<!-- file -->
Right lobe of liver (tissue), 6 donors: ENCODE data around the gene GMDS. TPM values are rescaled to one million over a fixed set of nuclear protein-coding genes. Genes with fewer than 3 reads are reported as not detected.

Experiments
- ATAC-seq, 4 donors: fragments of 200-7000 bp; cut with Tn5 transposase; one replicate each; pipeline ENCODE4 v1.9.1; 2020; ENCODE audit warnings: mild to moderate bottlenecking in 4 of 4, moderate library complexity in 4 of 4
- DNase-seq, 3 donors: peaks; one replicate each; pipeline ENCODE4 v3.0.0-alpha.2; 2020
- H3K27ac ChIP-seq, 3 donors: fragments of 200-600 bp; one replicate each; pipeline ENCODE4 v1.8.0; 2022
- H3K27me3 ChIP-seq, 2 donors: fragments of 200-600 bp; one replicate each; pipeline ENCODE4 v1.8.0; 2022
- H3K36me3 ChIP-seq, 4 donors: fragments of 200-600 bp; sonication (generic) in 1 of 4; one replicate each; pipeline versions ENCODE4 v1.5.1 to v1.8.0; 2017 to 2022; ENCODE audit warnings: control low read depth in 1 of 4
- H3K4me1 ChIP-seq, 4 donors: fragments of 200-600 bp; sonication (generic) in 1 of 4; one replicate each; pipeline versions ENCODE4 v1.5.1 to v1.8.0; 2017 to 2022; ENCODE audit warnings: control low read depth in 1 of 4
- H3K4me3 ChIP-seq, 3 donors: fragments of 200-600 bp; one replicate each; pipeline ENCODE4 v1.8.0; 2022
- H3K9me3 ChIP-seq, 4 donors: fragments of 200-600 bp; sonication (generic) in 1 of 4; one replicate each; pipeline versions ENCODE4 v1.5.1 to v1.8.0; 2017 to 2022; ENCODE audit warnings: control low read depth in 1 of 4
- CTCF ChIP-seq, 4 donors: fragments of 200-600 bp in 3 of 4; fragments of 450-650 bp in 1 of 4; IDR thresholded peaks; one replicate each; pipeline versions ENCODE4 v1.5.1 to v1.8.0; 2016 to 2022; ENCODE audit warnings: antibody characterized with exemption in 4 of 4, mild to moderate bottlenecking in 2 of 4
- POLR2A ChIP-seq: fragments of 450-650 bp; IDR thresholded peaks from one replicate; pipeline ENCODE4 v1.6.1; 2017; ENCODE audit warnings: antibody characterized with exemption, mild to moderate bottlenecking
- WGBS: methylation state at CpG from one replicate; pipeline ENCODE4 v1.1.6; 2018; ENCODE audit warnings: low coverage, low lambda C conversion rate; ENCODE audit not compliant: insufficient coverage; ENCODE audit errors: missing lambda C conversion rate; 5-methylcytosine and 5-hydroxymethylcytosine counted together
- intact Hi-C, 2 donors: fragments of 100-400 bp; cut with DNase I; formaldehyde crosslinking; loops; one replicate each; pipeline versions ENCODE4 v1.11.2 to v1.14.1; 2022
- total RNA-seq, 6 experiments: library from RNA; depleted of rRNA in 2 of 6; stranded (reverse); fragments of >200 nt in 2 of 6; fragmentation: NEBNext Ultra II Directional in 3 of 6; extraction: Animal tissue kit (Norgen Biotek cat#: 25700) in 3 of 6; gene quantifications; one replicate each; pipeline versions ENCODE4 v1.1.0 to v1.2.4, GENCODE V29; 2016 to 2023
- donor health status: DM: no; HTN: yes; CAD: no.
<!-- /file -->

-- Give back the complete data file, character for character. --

Right lobe of liver (tissue), 6 donors: ENCODE data around the gene GMDS. TPM values are rescaled to one million over a fixed set of nuclear protein-coding genes. Genes with fewer than 3 reads are reported as not detected.

Experiments
- ATAC-seq, 4 donors: fragments of 200-7000 bp; cut with Tn5 transposase; one replicate each; pipeline ENCODE4 v1.9.1; 2020; ENCODE audit warnings: mild to moderate bottlenecking in 4 of 4, moderate library complexity in 4 of 4
- DNase-seq, 3 donors: peaks; one replicate each; pipeline ENCODE4 v3.0.0-alpha.2; 2020
- H3K27ac ChIP-seq, 3 donors: fragments of 200-600 bp; one replicate each; pipeline ENCODE4 v1.8.0; 2022
- H3K27me3 ChIP-seq, 2 donors: fragments of 200-600 bp; one replicate each; pipeline ENCODE4 v1.8.0; 2022
- H3K36me3 ChIP-seq, 4 donors: fragments of 200-600 bp; sonication (generic) in 1 of 4; one replicate each; pipeline versions ENCODE4 v1.5.1 to v1.8.0; 2017 to 2022; ENCODE audit warnings: control low read depth in 1 of 4
- H3K4me1 ChIP-seq, 4 donors: fragments of 200-600 bp; sonication (generic) in 1 of 4; one replicate each; pipeline versions ENCODE4 v1.5.1 to v1.8.0; 2017 to 2022; ENCODE audit warnings: control low read depth in 1 of 4
- H3K4me3 ChIP-seq, 3 donors: fragments of 200-600 bp; one replicate each; pipeline ENCODE4 v1.8.0; 2022
- H3K9me3 ChIP-seq, 4 donors: fragments of 200-600 bp; sonication (generic) in 1 of 4; one replicate each; pipeline versions ENCODE4 v1.5.1 to v1.8.0; 2017 to 2022; ENCODE audit warnings: control low read depth in 1 of 4
- CTCF ChIP-seq, 4 donors: fragments of 200-600 bp in 3 of 4; fragments of 450-650 bp in 1 of 4; IDR thresholded peaks; one replicate each; pipeline versions ENCODE4 v1.5.1 to v1.8.0; 2016 to 2022; ENCODE audit warnings: antibody characterized with exemption in 4 of 4, mild to moderate bottlenecking in 2 of 4
- POLR2A ChIP-seq: fragments of 450-650 bp; IDR thresholded peaks from one replicate; pipeline ENCODE4 v1.6.1; 2017; ENCODE audit warnings: antibody characterized with exemption, mild to moderate bottlenecking
- WGBS: methylation state at CpG from one replicate; pipeline ENCODE4 v1.1.6; 2018; ENCODE audit warnings: low coverage, low lambda C conversion rate; ENCODE audit not compliant: insufficient coverage; ENCODE audit errors: missing lambda C conversion rate; 5-methylcytosine and 5-hydroxymethylcytosine counted together
- intact Hi-C, 2 donors: fragments of 100-400 bp; cut with DNase I; formaldehyde crosslinking; loops; one replicate each; pipeline versions ENCODE4 v1.11.2 to v1.14.1; 2022
- total RNA-seq, 6 experiments: library from RNA; depleted of rRNA in 2 of 6; stranded (reverse); fragments of >200 nt in 2 of 6; fragmentation: NEBNext Ultra II Directional in 3 of 6; extraction: Animal tissue kit (Norgen Biotek cat#: 25700) in 3 of 6; gene quantifications; one replicate each; pipeline versions ENCODE4 v1.1.0 to v1.2.4, GENCODE V29; 2016 to 2023
- donor health status: DM: no; HTN: yes; CAD: no.